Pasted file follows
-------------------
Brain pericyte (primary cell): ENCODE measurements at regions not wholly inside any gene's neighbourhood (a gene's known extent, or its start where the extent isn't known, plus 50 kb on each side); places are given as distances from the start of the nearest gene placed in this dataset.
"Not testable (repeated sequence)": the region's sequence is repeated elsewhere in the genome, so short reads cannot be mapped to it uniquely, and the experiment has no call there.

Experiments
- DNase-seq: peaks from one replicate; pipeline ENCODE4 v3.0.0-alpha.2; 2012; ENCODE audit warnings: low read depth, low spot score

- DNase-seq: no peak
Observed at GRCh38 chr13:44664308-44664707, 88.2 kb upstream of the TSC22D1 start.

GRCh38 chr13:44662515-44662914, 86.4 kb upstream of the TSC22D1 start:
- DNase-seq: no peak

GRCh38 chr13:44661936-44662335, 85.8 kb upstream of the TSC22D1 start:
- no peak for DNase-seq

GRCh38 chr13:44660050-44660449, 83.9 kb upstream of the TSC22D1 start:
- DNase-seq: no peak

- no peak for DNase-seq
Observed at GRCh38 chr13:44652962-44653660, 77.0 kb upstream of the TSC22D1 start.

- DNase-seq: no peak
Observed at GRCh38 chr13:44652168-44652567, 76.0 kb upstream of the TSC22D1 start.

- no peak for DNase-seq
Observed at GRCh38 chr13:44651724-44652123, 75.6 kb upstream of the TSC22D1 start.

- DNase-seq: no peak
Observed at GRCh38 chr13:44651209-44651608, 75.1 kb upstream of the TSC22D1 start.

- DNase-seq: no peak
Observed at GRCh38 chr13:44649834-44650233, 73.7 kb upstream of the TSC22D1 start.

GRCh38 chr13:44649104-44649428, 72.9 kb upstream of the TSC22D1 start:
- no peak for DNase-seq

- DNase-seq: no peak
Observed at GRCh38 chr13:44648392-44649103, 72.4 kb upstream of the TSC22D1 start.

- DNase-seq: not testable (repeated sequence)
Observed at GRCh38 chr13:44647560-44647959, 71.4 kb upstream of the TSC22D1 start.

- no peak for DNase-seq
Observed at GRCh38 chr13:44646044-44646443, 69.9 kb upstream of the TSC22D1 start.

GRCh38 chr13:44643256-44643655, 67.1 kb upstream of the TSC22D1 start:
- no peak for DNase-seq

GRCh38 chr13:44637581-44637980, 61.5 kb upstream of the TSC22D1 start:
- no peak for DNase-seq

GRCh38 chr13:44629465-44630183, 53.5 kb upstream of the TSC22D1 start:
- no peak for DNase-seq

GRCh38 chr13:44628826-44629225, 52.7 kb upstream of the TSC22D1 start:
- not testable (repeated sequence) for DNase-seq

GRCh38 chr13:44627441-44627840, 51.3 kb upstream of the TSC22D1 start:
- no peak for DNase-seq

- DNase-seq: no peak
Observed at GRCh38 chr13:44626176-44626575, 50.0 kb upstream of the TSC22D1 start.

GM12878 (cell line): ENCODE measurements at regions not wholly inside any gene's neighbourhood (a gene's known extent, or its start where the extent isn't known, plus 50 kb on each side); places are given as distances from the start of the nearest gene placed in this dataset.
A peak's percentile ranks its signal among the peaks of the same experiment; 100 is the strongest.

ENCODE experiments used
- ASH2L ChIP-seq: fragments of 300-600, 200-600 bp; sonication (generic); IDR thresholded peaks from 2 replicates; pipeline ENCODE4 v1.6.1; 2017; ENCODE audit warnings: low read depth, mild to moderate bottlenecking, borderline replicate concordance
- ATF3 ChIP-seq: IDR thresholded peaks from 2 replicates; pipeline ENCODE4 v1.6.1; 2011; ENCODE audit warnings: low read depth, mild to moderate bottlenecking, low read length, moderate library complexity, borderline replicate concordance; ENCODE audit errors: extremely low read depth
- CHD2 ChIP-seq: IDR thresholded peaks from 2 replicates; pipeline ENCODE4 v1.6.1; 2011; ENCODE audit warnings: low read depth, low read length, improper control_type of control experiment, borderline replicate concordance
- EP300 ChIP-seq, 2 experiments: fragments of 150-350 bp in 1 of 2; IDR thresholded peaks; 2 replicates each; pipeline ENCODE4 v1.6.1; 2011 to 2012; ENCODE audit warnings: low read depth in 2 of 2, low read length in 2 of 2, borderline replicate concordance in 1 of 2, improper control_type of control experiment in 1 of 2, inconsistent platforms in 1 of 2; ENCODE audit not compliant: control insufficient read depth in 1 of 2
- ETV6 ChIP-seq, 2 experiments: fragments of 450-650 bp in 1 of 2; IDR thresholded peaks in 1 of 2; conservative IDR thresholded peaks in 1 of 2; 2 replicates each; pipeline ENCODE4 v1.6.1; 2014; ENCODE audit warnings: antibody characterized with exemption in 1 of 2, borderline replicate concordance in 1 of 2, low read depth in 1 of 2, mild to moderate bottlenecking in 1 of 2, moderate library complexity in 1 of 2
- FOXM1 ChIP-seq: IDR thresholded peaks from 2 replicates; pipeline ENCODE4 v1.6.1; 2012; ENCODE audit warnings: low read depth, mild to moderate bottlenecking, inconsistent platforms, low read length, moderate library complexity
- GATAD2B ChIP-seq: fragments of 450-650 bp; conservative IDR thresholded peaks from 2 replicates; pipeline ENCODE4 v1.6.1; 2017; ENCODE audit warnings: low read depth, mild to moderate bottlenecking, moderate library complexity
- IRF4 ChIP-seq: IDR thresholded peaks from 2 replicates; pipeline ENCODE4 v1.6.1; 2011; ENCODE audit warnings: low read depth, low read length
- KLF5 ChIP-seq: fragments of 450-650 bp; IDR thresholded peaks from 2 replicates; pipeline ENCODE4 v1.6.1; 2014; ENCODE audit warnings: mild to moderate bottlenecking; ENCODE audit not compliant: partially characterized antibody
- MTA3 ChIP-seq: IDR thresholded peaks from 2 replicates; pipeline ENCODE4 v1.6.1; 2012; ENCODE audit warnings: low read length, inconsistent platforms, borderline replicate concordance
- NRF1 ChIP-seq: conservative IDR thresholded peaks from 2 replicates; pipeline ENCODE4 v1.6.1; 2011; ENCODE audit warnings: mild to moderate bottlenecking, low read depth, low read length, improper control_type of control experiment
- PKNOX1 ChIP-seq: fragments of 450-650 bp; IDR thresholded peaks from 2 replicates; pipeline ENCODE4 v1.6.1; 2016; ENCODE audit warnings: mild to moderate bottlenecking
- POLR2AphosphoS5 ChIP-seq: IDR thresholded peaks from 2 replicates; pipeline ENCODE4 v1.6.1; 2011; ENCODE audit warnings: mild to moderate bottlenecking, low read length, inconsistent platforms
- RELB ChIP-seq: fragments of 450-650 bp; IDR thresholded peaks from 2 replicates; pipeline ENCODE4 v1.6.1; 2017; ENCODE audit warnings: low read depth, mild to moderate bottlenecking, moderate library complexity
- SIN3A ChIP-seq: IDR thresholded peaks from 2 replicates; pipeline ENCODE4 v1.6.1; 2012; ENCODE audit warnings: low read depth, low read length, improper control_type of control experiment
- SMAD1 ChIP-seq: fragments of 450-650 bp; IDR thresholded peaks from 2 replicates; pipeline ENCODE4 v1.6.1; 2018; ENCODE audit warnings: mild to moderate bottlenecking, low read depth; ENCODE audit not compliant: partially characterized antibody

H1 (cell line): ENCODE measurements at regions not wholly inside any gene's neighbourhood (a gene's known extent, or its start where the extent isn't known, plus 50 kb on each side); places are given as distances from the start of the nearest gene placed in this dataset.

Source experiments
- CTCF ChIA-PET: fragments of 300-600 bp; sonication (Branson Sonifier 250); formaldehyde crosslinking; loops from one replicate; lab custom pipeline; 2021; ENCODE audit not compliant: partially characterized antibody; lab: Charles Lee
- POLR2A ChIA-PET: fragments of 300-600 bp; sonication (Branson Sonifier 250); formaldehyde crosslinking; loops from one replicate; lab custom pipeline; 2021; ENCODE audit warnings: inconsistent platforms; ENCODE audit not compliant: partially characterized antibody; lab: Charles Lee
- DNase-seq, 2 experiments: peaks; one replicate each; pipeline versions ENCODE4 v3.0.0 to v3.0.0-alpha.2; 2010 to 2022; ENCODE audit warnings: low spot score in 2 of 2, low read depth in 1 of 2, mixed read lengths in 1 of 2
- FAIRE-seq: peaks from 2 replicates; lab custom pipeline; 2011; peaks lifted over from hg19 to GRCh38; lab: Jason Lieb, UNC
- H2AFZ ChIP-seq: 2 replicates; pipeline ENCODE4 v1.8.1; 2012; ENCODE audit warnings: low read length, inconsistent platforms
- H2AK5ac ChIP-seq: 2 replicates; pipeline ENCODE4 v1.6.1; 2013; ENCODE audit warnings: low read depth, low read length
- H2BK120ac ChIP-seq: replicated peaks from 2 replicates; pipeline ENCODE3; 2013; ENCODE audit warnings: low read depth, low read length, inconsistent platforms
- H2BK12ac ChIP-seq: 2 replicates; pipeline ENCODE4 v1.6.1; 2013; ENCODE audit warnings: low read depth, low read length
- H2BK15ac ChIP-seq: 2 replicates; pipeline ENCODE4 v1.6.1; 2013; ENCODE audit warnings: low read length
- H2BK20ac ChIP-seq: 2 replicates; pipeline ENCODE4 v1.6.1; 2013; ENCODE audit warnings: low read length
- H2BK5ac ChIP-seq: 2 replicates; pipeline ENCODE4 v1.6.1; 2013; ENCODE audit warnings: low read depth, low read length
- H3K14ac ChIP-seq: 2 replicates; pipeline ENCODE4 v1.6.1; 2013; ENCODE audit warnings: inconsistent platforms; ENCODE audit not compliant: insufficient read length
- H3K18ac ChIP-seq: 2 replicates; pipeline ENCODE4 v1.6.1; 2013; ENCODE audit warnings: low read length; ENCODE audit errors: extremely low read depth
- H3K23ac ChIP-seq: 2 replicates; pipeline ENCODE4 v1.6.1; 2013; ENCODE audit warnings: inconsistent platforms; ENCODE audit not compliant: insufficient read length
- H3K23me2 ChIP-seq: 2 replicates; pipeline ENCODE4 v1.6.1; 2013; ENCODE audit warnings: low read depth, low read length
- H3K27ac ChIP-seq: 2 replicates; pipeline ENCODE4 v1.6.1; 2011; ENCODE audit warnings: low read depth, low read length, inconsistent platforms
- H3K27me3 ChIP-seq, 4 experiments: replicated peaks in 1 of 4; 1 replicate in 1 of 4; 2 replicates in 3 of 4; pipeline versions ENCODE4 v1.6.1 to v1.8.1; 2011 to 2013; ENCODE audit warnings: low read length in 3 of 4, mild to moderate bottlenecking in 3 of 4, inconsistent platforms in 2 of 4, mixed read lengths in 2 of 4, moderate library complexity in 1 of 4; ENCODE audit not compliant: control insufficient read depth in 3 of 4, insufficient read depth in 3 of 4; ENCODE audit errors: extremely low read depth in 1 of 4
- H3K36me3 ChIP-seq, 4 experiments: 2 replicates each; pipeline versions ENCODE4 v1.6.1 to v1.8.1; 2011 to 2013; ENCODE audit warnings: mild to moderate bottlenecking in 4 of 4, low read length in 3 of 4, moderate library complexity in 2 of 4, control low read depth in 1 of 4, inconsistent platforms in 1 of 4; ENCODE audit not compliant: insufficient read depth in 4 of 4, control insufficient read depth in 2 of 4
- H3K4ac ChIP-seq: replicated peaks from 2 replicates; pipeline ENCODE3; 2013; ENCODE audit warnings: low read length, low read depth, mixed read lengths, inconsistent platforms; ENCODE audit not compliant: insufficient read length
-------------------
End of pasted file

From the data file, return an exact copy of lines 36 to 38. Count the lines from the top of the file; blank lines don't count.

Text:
- no peak for DNase-seq

GRCh38 chr13:44628826-44629225, 52.7 kb upstream of the TSC22D1 start:
- not testable (repeated sequence) for DNase-seq